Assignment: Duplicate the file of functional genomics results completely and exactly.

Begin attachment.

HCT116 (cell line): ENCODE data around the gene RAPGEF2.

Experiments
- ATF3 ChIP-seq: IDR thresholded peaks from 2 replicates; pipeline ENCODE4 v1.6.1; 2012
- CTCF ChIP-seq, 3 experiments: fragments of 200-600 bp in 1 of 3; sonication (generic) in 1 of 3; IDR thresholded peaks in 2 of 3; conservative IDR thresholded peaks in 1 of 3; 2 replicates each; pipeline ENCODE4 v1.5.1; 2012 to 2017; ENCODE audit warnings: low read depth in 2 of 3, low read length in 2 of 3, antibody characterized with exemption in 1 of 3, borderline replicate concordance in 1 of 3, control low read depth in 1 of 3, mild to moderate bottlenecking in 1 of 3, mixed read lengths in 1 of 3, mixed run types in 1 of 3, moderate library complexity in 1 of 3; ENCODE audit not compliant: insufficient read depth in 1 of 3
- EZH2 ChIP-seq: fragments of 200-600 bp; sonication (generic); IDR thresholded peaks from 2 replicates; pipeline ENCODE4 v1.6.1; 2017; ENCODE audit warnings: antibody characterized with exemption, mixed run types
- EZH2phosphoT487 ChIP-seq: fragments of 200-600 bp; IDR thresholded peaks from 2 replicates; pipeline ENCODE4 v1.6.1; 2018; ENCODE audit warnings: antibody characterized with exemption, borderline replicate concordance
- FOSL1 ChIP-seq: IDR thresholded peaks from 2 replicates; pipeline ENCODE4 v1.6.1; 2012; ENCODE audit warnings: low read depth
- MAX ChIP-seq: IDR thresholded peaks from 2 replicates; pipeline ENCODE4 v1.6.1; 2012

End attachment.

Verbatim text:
HCT116 (cell line): ENCODE data around the gene RAPGEF2.

Experiments
- ATF3 ChIP-seq: IDR thresholded peaks from 2 replicates; pipeline ENCODE4 v1.6.1; 2012
- CTCF ChIP-seq, 3 experiments: fragments of 200-600 bp in 1 of 3; sonication (generic) in 1 of 3; IDR thresholded peaks in 2 of 3; conservative IDR thresholded peaks in 1 of 3; 2 replicates each; pipeline ENCODE4 v1.5.1; 2012 to 2017; ENCODE audit warnings: low read depth in 2 of 3, low read length in 2 of 3, antibody characterized with exemption in 1 of 3, borderline replicate concordance in 1 of 3, control low read depth in 1 of 3, mild to moderate bottlenecking in 1 of 3, mixed read lengths in 1 of 3, mixed run types in 1 of 3, moderate library complexity in 1 of 3; ENCODE audit not compliant: insufficient read depth in 1 of 3
- EZH2 ChIP-seq: fragments of 200-600 bp; sonication (generic); IDR thresholded peaks from 2 replicates; pipeline ENCODE4 v1.6.1; 2017; ENCODE audit warnings: antibody characterized with exemption, mixed run types
- EZH2phosphoT487 ChIP-seq: fragments of 200-600 bp; IDR thresholded peaks from 2 replicates; pipeline ENCODE4 v1.6.1; 2018; ENCODE audit warnings: antibody characterized with exemption, borderline replicate concordance
- FOSL1 ChIP-seq: IDR thresholded peaks from 2 replicates; pipeline ENCODE4 v1.6.1; 2012; ENCODE audit warnings: low read depth
- MAX ChIP-seq: IDR thresholded peaks from 2 replicates; pipeline ENCODE4 v1.6.1; 2012